Mark Berry April 18, 2016
I have a Lenovo TS140 server running Intel Rapid Storage Technology enterprise version 126.96.36.1992. Due to an intermittent error telling me that a drive was offline then immediately back online, I opened the server an re-seated all the hard drive cables. When I got back to my office, I had an email from RSTe telling me that the 500GB RAID 1 volume was degraded.
I logged on to the machine and viewed the Intel RSTe user interface. It looked like both disks in the RAID volume were there, but the second was shown as an “Unknown disk”. The serial number was shown, but the size was 0 MB and all other values were blank or 0:
The only available option was to Rebuild to another disk, which wanted to make my 1TB non-RAID internal drive (used to store backups) into the second drive in the array.
I described this situation to a Lenovo support engineer. He asked me to run the Lenovo server diagnostics under Windows. Not surprisingly, these diagnostics can only see logical drives. The diagnostics found no problems because the RAID 1 drive was operating correctly in its degraded (unmirrored) state.
Next, I rebooted the server and used the out-of-band KVM feature of vPro to view the pre-boot RSTe screens. The first popup screen also offered the option of rebuilding to the 1TB drive. This is a pretty dangerous first option. It makes it sound like a good idea to wipe out an entire secondary disk (degraded volume found, disk available for rebuild):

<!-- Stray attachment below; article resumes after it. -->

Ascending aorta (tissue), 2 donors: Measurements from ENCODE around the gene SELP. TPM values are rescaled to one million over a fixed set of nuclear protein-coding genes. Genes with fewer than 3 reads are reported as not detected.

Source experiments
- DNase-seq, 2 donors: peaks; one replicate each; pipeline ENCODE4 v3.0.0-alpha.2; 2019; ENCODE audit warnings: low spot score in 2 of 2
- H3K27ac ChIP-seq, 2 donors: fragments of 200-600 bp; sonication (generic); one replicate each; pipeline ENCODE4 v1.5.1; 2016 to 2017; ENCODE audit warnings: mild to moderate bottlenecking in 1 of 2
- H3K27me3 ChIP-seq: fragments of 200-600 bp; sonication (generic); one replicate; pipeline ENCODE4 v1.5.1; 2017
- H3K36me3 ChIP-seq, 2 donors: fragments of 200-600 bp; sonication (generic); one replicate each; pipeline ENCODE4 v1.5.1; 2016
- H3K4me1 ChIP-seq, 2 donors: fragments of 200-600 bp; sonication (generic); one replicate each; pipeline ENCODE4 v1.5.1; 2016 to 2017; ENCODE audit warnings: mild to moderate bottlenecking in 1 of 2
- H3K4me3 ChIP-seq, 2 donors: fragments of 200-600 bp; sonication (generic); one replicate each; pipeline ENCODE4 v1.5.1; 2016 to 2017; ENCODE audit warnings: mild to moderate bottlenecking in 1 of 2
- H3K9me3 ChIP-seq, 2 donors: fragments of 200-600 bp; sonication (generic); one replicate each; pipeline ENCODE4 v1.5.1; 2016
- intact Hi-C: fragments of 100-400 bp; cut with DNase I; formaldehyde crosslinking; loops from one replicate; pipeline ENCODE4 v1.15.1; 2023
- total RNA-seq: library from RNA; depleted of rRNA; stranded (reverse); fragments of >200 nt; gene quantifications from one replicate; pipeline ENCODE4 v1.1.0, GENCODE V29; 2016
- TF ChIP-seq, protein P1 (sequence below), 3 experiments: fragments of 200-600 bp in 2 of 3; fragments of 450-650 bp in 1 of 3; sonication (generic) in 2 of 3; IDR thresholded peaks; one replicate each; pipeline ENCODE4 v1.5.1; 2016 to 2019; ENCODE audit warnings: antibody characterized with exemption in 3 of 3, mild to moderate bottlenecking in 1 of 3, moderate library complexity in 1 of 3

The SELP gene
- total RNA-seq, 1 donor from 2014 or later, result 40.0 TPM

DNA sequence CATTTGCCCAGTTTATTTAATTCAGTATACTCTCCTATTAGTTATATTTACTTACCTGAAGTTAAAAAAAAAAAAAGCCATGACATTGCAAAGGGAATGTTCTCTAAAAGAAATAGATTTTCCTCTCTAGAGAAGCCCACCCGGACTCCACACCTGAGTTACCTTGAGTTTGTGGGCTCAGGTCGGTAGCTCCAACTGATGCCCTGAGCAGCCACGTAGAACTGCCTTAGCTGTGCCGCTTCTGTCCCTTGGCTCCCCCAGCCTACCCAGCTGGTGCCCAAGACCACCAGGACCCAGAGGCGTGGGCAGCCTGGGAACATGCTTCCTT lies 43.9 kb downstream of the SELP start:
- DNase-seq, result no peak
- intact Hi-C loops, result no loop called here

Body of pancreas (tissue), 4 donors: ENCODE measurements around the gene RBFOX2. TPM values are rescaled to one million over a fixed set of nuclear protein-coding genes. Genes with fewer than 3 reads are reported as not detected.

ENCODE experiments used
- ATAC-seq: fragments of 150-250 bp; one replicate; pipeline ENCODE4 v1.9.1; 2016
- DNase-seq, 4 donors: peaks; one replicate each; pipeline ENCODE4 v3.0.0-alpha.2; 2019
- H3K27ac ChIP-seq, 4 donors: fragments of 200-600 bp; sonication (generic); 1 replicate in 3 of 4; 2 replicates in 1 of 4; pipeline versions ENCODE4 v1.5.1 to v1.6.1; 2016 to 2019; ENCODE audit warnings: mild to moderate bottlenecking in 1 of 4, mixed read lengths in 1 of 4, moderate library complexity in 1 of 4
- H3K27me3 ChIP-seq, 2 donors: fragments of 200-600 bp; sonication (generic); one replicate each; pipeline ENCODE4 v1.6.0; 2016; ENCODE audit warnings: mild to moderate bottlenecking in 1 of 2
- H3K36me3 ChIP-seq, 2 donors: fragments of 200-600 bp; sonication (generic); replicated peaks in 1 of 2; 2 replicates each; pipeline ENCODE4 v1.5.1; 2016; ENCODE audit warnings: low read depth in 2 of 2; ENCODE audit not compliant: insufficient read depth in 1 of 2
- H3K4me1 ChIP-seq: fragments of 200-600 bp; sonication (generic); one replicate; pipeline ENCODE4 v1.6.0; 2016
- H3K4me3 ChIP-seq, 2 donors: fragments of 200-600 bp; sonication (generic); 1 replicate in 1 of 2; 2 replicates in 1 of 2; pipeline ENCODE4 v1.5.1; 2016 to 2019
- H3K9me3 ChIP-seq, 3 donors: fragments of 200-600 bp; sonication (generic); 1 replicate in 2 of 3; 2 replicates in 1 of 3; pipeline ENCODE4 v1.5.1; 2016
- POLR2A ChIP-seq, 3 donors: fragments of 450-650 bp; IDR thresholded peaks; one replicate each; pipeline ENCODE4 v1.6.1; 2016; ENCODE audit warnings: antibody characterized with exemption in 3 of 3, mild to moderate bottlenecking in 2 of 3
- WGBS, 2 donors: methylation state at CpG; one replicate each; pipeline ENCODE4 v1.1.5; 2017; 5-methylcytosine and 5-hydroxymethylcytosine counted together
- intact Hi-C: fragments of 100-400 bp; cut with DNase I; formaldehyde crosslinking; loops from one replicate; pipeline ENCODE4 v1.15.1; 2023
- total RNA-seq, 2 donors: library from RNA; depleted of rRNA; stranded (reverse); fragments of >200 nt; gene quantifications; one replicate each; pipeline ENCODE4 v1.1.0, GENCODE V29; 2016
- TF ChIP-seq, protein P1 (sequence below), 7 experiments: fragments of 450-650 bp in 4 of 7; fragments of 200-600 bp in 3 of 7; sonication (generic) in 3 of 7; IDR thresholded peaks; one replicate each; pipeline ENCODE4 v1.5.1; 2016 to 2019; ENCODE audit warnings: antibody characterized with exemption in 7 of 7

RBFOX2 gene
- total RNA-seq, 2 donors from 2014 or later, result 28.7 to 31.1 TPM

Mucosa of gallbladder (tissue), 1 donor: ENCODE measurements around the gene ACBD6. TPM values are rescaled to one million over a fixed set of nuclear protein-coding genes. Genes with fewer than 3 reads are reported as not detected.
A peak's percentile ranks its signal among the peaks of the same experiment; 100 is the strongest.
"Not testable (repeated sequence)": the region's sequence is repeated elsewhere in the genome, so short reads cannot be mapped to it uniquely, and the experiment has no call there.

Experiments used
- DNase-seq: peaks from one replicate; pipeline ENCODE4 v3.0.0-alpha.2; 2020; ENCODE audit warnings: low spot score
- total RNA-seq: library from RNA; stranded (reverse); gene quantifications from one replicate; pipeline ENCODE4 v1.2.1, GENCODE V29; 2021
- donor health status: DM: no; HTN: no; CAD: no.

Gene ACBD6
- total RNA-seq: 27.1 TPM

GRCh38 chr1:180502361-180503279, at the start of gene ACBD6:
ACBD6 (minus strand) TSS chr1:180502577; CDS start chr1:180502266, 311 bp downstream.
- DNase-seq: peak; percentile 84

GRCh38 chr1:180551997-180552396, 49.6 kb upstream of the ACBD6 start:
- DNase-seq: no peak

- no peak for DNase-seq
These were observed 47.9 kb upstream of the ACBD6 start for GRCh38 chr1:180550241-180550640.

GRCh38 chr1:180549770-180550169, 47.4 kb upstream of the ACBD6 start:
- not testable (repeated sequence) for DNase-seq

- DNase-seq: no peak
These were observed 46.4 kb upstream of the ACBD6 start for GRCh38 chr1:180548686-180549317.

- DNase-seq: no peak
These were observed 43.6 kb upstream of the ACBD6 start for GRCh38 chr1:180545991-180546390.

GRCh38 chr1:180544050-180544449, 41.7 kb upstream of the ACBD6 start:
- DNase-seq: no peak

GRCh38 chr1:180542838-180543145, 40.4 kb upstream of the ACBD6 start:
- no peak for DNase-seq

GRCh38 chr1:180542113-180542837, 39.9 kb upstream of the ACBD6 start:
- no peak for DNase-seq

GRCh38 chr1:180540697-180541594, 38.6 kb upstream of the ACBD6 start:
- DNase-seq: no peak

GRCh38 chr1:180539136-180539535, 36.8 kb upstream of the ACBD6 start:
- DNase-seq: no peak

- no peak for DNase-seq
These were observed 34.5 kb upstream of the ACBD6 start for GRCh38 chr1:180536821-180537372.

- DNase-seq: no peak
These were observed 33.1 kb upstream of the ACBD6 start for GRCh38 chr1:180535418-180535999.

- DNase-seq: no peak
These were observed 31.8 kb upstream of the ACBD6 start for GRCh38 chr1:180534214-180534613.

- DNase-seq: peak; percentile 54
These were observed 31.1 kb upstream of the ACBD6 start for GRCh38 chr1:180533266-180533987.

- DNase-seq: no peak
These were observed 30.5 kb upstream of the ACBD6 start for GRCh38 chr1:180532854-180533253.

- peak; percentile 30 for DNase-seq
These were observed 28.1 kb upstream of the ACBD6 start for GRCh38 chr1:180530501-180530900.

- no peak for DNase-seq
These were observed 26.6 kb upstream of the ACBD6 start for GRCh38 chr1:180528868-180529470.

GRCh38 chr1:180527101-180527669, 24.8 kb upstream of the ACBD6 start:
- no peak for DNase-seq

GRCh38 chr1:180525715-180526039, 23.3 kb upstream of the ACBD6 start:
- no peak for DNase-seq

Fortunately I knew that I didn’t want to overwrite the 1TB drive, so I pressed Escape and got to the main screen. Here I was finally able to confirm that the controller was only seeing two of the three drives. The second 500GB was simply missing:
I went back on site and found that one of the SATA cables was not connected. Either I had failed to reconnect it, or had knocked it loose when putting the cover back on the case. Once I re-attached that cable and started the server, the controller saw the second 500GB drive and started rebuilding the RAID 1 array. (Since Windows had changed the first drive when it was booted by itself, the second drive no longer matched.) The rebuild caused a significant resource drain—it took Windows a really long time to boot and start services—but when the rebuild completed in about 90 minutes, performance was back to normal.
Next time, realize that the misleading RSTe interface under Windows may be showing you the stored RAID configuration, not the actual drives that are present. Go to the pre-boot UI, press Escape on any pop-up that appears, then look at which drives are physically present.